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Glass Hammer - Chronometree CD Cover
Image © 2000 Sound Resources 
 

(29 May 2000) The latest album from progressive rock band Glass Hammer is entitled Chronometree (Arion Records (USA) SR-9000, 2000); it should delight fans of Yes and Emerson, Lake and Palmer as well as other bands of that genre. A concept album like the group's former releases—Journey of the Dunaden, Perelandra and On To Evermore—the album is comprised of one multi-part epic yet it has two smaller pieces embedded within it. There are actually two numbering sequences for the album's tracks which, with a little bit of studying, can be easily interpreted. The two major parts of "All In Good Time" consist of album tracks "a" through "j." The fifth and six tracks of the album, "A Perfect Carosel" and "Chronos Deliverer," are the middle songs. A short instrumental bonus track is also included at the end of the album.

The album was written and recorded by Fred Schendel (Hammond organ, Mellotron, mini-Moog, keyboards, acoustic, electric and slide guitar, autoharp, drums and backing vocals) and Steve Babb (bass guitar, keyboards, Mellotron, synths and backing vocals). To round out the lineup for the album, Fred and Steve brought in Brad Marler (lead vocals and writer of "Perfect Carosel"), Walter Moore (drums, guitars), Arjen Lucassen (Ayreon; also Lana Lane's latest album (review)) and Terry Clouse (additional guitar work). This is the first Glass Hammer album to be produced without explicit female vocal parts; there is, however, a choir passage with guest performances Susie Warren, Jamie Watkins and Sarah Snyder on "Chronos Deliverer." Enthusiasts will be interested to know that Glass Hammer also released a limited edition album of rare live performances and remixes from their work prior to On To Evermore entitled Live and Revived (Arion Records (USA) SR-5710, 1997).

The storyline of Chronometree revolves around Tom, a progressive rock fan from the 1970s who heard voices from outer space within the music he listened to. The aliens instructed him in the science of Chronometree. Tom captured the fundamentals in a series of drawings and esoteric manuscripts ultimately revealing directions to construct a time machine. A series of graphics from the project are available at Glass Hammer's website.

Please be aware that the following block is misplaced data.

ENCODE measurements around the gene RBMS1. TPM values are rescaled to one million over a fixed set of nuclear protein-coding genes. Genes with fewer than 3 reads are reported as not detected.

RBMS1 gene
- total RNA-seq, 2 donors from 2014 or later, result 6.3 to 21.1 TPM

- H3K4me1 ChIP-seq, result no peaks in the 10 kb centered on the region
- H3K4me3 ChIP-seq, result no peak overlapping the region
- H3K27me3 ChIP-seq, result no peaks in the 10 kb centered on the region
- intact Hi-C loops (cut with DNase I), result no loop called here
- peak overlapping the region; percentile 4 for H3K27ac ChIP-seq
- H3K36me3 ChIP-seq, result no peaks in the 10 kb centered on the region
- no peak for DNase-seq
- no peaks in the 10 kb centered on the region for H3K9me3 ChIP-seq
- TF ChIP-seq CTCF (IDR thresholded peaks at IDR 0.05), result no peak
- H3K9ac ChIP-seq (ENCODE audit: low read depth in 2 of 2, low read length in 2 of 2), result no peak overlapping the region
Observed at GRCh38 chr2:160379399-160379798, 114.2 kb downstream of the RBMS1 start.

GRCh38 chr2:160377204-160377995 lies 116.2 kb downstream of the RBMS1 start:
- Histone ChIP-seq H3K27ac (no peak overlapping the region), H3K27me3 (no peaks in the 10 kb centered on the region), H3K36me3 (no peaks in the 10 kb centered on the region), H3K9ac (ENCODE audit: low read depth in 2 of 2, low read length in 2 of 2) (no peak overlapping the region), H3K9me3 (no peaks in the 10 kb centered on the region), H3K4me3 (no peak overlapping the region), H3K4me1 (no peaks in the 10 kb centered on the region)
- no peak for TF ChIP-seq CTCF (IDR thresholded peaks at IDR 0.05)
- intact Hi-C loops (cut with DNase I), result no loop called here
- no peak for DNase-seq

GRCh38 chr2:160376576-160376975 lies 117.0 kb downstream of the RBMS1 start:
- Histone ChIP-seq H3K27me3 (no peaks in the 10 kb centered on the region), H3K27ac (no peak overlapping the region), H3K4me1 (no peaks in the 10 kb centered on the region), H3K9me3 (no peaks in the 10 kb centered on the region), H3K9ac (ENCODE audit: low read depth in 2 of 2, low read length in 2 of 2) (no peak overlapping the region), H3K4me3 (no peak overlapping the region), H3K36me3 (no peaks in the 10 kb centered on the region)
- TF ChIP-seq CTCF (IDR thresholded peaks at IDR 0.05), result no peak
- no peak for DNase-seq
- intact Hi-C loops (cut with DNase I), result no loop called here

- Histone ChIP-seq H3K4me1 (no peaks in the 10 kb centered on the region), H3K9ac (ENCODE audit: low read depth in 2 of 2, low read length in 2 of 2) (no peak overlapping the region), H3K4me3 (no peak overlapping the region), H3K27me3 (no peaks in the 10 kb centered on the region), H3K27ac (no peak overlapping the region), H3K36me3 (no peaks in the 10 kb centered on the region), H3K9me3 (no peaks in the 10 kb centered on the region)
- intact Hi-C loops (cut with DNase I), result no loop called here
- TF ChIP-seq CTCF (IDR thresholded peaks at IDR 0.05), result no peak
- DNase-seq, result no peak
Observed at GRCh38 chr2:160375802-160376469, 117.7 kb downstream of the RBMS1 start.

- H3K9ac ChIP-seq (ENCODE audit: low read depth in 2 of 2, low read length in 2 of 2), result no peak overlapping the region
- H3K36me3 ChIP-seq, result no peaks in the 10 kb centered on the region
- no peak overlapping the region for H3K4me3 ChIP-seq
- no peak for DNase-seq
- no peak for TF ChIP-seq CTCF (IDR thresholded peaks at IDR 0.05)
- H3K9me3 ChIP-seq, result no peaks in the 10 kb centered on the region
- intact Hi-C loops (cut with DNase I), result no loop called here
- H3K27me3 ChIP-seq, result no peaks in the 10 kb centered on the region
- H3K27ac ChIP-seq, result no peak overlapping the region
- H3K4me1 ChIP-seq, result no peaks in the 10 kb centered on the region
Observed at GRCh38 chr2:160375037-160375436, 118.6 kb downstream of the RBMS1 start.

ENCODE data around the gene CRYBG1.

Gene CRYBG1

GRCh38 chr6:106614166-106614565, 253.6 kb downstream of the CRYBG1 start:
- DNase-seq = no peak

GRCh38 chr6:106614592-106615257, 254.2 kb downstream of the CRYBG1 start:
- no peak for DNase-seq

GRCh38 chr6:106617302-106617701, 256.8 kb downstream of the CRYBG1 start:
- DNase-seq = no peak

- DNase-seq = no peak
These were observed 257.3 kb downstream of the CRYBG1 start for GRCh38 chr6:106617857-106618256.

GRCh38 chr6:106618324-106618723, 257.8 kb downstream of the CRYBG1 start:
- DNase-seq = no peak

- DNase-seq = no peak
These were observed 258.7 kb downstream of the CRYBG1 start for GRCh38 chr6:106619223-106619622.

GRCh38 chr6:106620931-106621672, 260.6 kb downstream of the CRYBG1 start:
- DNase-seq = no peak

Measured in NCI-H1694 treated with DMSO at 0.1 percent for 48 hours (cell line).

"All In Good Time" is primarily an instrumental number, laced with layers of keyboards drawing a strong resemblence to ELP's Tarkus in many places. Arrangements blend Glass Hammer's style from former albums with this very 1970s Keith Emerson-style keyboard work and the metal edged guitar work of Arjen Lucassen. The album requires several devoted listens to appreciate the details of the music and the instrumental themes evident within it. It is a very well written, performed and recorded album, and will appeal to symphonic and orchestral progressive rock enthusiasts.

"A Perfect Carosel" and "Chronos Deliverer" contrast the balance of the album both in their style and delivery. "A Perfect Carosel" is an acoustic guitar- and light synthesizer-based ballad. Wakeman-style keyboard excursions contribute to Yes similarities within the track and compliment the lyrical theme of the tune. A highlight of the album is "Chronos Deliverer," a very Yes-like track with soaring electric guitars and keyboard parts similar to Howe and Wakeman respectively. We especially enjoyed the vocal parts and the supporting orchestral keyboards. The later tracks on the album include both Wakeman- and Emerson-style keyboard passages.

The first album to emerge from the band since 1998's On To Evermore, Glass Hammer's Chronometree effectively blends elements of their earlier styles with those of classic ELP and Yes. The group's website is a resource for further information; there you can find further reviews, soundbites and ordering information. Chronometree is also available from good online and mail order progressive rock retailers including CD Services (Dundee, Scotland) and ZNR (Louisville, KY USA). The band's earlier albums are available at amazon.com. You can order Journey Of The Dunadan here, Perelandra here and On To Evermore here. A progressive album worth extensive exploration and certainly a long distance journey, this latest Glass Hammer release is a must listen!

 
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